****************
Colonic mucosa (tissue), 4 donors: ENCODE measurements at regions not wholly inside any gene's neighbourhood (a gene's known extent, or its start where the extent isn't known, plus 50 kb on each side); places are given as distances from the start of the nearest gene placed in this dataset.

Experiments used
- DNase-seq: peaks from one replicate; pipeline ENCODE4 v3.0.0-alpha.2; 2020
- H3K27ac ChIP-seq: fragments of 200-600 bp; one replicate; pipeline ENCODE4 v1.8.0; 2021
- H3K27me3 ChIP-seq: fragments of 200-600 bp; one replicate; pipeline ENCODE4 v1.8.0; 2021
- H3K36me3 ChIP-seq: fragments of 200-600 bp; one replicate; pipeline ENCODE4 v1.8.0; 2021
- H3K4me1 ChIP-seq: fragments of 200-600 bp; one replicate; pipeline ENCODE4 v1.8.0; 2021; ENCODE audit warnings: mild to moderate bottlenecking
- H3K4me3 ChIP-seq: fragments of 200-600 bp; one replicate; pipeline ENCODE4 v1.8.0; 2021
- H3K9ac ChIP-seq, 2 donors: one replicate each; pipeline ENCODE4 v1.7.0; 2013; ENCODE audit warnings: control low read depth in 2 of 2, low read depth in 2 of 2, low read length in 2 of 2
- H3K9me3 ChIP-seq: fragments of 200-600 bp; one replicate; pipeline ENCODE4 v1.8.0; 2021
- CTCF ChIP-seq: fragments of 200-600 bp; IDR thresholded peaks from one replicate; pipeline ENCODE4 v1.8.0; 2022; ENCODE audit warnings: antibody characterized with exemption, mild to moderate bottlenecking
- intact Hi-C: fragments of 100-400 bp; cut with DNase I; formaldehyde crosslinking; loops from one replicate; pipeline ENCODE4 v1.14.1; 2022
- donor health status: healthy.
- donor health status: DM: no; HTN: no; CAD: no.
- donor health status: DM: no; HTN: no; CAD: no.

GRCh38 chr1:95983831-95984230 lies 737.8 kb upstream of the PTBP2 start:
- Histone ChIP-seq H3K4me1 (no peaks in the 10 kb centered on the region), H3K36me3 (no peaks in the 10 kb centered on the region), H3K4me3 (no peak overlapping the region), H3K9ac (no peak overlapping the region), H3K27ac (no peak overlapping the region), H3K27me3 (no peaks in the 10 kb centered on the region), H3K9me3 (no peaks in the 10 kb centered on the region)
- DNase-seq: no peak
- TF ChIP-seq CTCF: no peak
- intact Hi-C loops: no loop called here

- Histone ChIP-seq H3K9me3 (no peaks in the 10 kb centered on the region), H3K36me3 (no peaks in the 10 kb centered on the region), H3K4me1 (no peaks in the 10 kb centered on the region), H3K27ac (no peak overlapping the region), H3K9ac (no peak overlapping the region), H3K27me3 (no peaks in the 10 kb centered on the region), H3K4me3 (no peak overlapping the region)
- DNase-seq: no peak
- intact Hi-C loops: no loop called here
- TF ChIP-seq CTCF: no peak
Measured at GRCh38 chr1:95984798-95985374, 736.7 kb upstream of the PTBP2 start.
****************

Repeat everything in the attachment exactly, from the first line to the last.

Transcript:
Colonic mucosa (tissue), 4 donors: ENCODE measurements at regions not wholly inside any gene's neighbourhood (a gene's known extent, or its start where the extent isn't known, plus 50 kb on each side); places are given as distances from the start of the nearest gene placed in this dataset.

Experiments used
- DNase-seq: peaks from one replicate; pipeline ENCODE4 v3.0.0-alpha.2; 2020
- H3K27ac ChIP-seq: fragments of 200-600 bp; one replicate; pipeline ENCODE4 v1.8.0; 2021
- H3K27me3 ChIP-seq: fragments of 200-600 bp; one replicate; pipeline ENCODE4 v1.8.0; 2021
- H3K36me3 ChIP-seq: fragments of 200-600 bp; one replicate; pipeline ENCODE4 v1.8.0; 2021
- H3K4me1 ChIP-seq: fragments of 200-600 bp; one replicate; pipeline ENCODE4 v1.8.0; 2021; ENCODE audit warnings: mild to moderate bottlenecking
- H3K4me3 ChIP-seq: fragments of 200-600 bp; one replicate; pipeline ENCODE4 v1.8.0; 2021
- H3K9ac ChIP-seq, 2 donors: one replicate each; pipeline ENCODE4 v1.7.0; 2013; ENCODE audit warnings: control low read depth in 2 of 2, low read depth in 2 of 2, low read length in 2 of 2
- H3K9me3 ChIP-seq: fragments of 200-600 bp; one replicate; pipeline ENCODE4 v1.8.0; 2021
- CTCF ChIP-seq: fragments of 200-600 bp; IDR thresholded peaks from one replicate; pipeline ENCODE4 v1.8.0; 2022; ENCODE audit warnings: antibody characterized with exemption, mild to moderate bottlenecking
- intact Hi-C: fragments of 100-400 bp; cut with DNase I; formaldehyde crosslinking; loops from one replicate; pipeline ENCODE4 v1.14.1; 2022
- donor health status: healthy.
- donor health status: DM: no; HTN: no; CAD: no.
- donor health status: DM: no; HTN: no; CAD: no.

GRCh38 chr1:95983831-95984230 lies 737.8 kb upstream of the PTBP2 start:
- Histone ChIP-seq H3K4me1 (no peaks in the 10 kb centered on the region), H3K36me3 (no peaks in the 10 kb centered on the region), H3K4me3 (no peak overlapping the region), H3K9ac (no peak overlapping the region), H3K27ac (no peak overlapping the region), H3K27me3 (no peaks in the 10 kb centered on the region), H3K9me3 (no peaks in the 10 kb centered on the region)
- DNase-seq: no peak
- TF ChIP-seq CTCF: no peak
- intact Hi-C loops: no loop called here

- Histone ChIP-seq H3K9me3 (no peaks in the 10 kb centered on the region), H3K36me3 (no peaks in the 10 kb centered on the region), H3K4me1 (no peaks in the 10 kb centered on the region), H3K27ac (no peak overlapping the region), H3K9ac (no peak overlapping the region), H3K27me3 (no peaks in the 10 kb centered on the region), H3K4me3 (no peak overlapping the region)
- DNase-seq: no peak
- intact Hi-C loops: no loop called here
- TF ChIP-seq CTCF: no peak
Measured at GRCh38 chr1:95984798-95985374, 736.7 kb upstream of the PTBP2 start.